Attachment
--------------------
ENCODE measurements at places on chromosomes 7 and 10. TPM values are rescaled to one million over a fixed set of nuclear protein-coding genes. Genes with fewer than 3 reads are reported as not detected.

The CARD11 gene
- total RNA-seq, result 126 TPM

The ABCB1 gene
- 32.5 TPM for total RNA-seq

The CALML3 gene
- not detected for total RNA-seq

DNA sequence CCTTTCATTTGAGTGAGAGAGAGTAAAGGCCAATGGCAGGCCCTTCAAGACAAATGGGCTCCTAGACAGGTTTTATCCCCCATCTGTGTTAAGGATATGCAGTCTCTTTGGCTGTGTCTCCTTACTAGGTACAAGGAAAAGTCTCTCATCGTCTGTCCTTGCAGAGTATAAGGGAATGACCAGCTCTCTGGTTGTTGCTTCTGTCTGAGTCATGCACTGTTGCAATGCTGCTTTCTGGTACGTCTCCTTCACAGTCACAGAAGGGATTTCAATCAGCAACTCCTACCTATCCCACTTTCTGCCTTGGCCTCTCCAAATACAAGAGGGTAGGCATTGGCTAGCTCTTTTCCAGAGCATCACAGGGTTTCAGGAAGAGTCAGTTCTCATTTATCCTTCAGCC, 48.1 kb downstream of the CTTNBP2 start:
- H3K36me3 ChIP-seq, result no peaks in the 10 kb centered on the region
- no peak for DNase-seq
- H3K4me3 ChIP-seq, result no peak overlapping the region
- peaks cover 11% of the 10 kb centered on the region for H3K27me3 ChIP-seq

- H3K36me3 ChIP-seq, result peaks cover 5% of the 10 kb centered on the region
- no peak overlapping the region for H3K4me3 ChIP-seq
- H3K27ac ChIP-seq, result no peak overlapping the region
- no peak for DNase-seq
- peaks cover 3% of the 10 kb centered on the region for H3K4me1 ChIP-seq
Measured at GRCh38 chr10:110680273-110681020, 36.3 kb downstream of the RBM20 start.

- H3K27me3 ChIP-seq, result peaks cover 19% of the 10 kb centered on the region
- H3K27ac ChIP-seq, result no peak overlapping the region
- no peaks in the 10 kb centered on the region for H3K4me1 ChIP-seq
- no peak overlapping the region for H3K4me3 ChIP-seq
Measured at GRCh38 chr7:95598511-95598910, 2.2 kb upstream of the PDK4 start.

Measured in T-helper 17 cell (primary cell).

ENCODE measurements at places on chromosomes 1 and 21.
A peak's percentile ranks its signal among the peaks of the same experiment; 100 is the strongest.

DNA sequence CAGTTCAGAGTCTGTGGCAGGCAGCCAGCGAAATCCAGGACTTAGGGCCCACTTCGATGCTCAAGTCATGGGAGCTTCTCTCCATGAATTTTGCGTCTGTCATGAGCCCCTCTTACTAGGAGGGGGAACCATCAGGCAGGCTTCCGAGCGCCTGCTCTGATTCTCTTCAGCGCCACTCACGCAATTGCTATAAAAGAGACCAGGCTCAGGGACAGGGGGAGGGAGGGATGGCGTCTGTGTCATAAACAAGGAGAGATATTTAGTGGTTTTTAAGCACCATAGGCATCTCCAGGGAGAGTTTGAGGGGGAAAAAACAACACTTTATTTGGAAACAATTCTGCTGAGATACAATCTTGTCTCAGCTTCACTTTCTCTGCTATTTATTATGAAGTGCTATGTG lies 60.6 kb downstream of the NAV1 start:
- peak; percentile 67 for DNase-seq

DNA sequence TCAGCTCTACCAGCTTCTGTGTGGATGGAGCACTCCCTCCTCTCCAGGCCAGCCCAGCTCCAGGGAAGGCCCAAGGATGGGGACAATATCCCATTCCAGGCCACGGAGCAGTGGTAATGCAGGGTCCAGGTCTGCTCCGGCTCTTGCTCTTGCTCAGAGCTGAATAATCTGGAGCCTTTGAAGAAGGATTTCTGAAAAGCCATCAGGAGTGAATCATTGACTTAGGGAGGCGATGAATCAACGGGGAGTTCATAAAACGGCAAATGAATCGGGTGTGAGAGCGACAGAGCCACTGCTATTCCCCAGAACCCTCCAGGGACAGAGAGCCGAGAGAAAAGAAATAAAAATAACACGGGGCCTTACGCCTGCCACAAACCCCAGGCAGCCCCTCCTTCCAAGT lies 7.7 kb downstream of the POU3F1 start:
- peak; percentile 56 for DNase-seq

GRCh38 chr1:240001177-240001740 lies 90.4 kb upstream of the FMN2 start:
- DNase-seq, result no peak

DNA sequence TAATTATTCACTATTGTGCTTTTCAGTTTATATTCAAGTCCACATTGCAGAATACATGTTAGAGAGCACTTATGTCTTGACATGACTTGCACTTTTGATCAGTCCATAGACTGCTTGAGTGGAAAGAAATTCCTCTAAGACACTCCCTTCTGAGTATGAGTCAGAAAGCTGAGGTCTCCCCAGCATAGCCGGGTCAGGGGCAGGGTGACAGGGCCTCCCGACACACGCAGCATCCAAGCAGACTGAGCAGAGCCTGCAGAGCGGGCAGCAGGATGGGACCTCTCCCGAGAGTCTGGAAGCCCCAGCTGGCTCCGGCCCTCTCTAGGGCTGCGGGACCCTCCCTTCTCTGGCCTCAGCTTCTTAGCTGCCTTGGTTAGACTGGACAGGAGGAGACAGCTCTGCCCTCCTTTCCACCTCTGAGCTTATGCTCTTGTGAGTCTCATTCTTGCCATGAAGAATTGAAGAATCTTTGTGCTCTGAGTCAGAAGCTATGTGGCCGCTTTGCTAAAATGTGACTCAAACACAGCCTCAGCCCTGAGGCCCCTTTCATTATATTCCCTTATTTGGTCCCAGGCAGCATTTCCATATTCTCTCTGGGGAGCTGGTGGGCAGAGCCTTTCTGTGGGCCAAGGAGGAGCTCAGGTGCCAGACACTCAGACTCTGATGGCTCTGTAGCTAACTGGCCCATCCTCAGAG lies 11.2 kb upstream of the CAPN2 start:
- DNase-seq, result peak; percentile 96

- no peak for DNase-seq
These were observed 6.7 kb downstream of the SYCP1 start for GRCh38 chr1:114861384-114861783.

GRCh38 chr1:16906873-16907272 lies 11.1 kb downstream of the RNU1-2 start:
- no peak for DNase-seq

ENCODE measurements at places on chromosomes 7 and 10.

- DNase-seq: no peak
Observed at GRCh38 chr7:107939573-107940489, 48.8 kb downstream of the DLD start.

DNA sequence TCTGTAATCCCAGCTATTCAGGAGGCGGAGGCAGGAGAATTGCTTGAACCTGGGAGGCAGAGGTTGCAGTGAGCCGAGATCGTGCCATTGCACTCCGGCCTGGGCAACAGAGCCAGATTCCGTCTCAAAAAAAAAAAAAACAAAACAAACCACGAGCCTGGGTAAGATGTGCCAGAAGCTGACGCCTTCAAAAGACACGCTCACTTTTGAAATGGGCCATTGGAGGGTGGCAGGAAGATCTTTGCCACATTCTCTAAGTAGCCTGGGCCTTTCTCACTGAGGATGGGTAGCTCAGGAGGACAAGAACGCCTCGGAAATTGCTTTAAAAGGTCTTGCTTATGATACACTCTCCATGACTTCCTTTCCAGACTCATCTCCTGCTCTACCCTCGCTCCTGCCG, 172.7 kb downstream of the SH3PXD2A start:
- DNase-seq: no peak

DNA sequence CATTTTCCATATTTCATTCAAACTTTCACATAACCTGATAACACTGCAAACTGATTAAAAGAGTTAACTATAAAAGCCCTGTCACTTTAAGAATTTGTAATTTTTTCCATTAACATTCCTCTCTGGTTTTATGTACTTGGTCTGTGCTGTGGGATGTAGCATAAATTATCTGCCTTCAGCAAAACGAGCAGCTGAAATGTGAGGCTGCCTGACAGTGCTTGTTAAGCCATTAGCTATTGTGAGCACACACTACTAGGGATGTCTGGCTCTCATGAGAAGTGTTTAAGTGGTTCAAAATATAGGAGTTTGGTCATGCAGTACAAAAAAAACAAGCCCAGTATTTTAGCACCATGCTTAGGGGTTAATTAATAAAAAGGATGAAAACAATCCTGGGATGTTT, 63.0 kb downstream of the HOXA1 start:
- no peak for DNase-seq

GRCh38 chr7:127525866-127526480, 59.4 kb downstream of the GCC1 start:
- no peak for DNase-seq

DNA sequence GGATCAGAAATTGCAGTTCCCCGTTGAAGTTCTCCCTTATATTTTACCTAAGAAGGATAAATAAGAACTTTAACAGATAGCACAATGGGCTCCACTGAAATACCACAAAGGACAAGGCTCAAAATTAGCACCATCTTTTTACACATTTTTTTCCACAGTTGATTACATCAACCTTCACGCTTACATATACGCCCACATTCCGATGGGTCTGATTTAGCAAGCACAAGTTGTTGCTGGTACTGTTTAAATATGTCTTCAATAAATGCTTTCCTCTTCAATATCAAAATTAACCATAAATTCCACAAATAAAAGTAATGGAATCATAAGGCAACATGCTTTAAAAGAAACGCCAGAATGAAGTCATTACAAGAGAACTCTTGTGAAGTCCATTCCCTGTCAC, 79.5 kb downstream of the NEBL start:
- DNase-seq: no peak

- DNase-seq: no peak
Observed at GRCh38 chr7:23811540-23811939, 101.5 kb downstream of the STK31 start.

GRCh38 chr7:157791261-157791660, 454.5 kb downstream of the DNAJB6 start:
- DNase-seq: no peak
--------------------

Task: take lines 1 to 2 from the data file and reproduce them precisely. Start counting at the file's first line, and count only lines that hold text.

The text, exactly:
ENCODE measurements at places on chromosomes 7 and 10. TPM values are rescaled to one million over a fixed set of nuclear protein-coding genes. Genes with fewer than 3 reads are reported as not detected.

The CARD11 gene